It’s old news but worth emphasizing: every time an individual has an encounter with an organization is an opportunity for that organization to strengthen its reputation, or not.
Take the experience of a recent college grad, a young man who’s the son of a long-time friend and professional colleague. Dave (not his real name) graduated from a prestigious university last spring with a goal of starting a career in the world of financial services. Over the course of last summer, Dave’s resume and cover letter to Wall Street organizations were, for the most part, never acknowledged. While a few organizations had at least the civility to send Dave a form letter rejection notice, many simply ignored his interest.
At least one company (not a Wall Street company) — a smaller independent company located north of Boston — had Dave in for two rounds of in-person interviews but never closed the loop with him (Dave never received an offer, a thank you or explanation). Dave ultimately settled on a position elsewhere, but needless to say, his first experience with corporate America did not impress and will likely have a lingering impact.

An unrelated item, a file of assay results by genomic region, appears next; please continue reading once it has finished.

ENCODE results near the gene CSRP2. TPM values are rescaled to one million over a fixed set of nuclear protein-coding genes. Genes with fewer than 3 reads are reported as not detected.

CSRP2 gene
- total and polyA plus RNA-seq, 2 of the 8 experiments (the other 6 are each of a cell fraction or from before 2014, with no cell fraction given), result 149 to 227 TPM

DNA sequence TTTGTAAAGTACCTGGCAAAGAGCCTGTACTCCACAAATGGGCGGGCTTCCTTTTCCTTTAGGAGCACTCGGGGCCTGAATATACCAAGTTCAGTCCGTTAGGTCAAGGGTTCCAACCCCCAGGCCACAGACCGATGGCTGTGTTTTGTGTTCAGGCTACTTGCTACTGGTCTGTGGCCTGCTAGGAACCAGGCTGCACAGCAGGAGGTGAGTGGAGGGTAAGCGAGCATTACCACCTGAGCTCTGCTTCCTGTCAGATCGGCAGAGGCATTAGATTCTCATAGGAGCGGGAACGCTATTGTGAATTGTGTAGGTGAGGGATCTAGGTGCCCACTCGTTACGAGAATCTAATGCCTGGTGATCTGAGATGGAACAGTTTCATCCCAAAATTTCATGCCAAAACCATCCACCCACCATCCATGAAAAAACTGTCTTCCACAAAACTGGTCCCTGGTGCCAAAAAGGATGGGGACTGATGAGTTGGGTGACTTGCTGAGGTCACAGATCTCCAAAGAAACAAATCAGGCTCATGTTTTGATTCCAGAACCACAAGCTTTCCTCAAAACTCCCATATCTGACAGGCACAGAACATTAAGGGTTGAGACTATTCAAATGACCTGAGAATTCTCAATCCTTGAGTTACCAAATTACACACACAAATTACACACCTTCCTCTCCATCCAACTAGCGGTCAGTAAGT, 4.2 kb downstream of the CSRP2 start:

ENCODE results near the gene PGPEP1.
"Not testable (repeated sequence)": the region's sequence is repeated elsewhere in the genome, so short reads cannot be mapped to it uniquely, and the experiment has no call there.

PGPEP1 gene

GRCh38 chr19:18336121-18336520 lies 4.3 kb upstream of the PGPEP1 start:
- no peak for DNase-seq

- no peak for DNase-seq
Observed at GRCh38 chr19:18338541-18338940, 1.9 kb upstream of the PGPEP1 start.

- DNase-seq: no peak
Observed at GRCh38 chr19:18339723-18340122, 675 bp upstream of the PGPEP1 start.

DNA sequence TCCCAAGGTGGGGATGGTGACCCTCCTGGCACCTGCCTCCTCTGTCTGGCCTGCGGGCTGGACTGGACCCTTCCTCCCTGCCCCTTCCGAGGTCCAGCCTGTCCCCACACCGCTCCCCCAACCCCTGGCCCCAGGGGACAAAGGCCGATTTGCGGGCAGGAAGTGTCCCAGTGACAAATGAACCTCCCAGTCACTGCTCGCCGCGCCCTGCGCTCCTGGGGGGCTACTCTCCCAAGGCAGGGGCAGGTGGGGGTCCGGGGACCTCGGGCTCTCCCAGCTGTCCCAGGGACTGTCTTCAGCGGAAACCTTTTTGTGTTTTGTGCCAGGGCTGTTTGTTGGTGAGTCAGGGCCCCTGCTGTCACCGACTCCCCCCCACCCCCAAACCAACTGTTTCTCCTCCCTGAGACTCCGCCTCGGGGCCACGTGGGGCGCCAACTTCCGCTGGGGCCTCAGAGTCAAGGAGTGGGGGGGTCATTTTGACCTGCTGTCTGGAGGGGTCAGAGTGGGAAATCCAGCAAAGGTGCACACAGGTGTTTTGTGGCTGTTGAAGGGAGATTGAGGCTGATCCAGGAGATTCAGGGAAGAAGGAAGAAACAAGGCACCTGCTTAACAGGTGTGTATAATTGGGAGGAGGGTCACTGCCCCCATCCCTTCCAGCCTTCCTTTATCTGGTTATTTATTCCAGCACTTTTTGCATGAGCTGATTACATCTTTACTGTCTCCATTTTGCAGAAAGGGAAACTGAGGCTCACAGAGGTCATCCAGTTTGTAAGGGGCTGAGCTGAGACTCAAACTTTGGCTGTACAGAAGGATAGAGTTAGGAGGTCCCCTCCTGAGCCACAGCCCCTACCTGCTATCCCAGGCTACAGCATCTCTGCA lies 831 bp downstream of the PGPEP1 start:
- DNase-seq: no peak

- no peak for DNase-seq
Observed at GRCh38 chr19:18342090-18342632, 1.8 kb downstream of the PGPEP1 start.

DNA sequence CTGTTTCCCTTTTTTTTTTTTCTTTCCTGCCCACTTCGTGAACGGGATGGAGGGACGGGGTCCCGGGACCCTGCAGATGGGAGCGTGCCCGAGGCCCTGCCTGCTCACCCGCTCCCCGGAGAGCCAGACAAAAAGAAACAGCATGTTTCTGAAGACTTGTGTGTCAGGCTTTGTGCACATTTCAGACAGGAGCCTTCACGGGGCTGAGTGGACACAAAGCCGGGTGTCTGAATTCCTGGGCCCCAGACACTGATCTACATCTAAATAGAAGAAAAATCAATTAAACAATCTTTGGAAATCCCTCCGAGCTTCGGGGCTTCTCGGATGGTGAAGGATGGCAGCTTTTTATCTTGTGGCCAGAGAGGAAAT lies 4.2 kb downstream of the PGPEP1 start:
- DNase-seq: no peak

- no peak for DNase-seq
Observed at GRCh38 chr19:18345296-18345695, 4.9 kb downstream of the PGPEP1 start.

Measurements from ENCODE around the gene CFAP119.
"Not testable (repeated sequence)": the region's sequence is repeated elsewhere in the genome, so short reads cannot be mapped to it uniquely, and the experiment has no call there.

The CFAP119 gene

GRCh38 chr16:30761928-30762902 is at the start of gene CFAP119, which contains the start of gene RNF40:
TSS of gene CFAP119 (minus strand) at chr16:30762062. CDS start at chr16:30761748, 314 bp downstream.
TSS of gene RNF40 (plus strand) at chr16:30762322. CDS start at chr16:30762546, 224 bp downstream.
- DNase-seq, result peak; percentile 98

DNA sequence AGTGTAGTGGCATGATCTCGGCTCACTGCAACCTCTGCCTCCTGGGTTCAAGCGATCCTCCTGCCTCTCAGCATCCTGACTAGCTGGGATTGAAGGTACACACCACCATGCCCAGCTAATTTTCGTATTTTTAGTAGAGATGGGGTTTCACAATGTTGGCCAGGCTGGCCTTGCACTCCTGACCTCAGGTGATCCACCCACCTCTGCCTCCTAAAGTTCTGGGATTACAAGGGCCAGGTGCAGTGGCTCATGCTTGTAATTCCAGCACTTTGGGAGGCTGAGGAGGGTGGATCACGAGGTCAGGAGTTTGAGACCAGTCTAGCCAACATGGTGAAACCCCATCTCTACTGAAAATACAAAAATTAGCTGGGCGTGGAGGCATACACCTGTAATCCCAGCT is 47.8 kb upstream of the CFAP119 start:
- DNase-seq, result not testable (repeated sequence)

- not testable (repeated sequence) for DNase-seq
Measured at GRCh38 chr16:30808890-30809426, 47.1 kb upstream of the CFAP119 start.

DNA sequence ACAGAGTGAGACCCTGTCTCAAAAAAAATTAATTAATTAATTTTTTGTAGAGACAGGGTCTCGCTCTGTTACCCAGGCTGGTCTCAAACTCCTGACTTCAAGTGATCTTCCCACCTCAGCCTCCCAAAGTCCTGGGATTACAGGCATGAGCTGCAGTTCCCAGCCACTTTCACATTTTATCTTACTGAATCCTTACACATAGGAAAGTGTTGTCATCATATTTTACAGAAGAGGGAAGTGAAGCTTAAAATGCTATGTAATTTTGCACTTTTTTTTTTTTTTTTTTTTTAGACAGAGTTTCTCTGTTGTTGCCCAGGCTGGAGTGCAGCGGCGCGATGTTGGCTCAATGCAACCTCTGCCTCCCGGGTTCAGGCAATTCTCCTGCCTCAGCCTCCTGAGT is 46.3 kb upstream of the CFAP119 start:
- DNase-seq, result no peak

Dave’s story is far from unique. And in fact has become “acceptable” behavior at too many organizations ever since the Great Depression of 2008 when in-house recruiters were crushed by the tsunami of resumes from laid off workers. But given today’s low unemployment rate and the fact that many employers across industries are in fact struggling to fill many positions, one would like to think that employers will take advantage of every consumer touch point to strengthen vs. undermine their reputation.